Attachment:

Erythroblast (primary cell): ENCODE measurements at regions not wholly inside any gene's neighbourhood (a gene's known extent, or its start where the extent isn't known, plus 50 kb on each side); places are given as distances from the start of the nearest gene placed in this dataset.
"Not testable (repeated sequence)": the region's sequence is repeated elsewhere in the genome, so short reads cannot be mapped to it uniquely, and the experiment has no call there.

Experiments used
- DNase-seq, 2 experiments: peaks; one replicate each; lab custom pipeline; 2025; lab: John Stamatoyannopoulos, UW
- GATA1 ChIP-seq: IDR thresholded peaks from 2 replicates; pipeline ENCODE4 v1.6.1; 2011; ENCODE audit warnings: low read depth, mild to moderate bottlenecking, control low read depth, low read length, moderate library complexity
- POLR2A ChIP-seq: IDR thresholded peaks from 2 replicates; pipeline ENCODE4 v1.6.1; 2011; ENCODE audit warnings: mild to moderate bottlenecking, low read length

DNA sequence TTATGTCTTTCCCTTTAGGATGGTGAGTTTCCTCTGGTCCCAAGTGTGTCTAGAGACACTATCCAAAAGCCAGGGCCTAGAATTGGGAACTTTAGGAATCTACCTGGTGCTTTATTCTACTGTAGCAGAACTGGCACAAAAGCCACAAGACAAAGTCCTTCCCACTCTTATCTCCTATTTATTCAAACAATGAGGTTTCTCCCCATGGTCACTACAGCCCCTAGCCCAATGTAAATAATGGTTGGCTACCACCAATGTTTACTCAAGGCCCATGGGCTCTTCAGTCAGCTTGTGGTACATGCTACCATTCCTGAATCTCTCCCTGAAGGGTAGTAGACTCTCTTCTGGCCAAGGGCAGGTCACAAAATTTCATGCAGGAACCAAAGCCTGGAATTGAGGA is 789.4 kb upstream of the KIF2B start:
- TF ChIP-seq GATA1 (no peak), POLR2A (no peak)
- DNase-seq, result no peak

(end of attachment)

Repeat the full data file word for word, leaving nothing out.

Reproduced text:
Erythroblast (primary cell): ENCODE measurements at regions not wholly inside any gene's neighbourhood (a gene's known extent, or its start where the extent isn't known, plus 50 kb on each side); places are given as distances from the start of the nearest gene placed in this dataset.
"Not testable (repeated sequence)": the region's sequence is repeated elsewhere in the genome, so short reads cannot be mapped to it uniquely, and the experiment has no call there.

Experiments used
- DNase-seq, 2 experiments: peaks; one replicate each; lab custom pipeline; 2025; lab: John Stamatoyannopoulos, UW
- GATA1 ChIP-seq: IDR thresholded peaks from 2 replicates; pipeline ENCODE4 v1.6.1; 2011; ENCODE audit warnings: low read depth, mild to moderate bottlenecking, control low read depth, low read length, moderate library complexity
- POLR2A ChIP-seq: IDR thresholded peaks from 2 replicates; pipeline ENCODE4 v1.6.1; 2011; ENCODE audit warnings: mild to moderate bottlenecking, low read length

DNA sequence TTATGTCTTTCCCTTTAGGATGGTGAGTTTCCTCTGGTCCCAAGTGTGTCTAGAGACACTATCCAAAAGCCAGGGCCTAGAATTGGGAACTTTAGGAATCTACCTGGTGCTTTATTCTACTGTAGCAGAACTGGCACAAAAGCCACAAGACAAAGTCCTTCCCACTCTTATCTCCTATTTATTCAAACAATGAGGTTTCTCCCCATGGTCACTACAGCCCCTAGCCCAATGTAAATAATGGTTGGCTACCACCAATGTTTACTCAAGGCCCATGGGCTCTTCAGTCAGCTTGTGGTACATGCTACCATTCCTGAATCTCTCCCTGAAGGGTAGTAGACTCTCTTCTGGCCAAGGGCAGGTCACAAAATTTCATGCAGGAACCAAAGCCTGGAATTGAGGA is 789.4 kb upstream of the KIF2B start:
- TF ChIP-seq GATA1 (no peak), POLR2A (no peak)
- DNase-seq, result no peak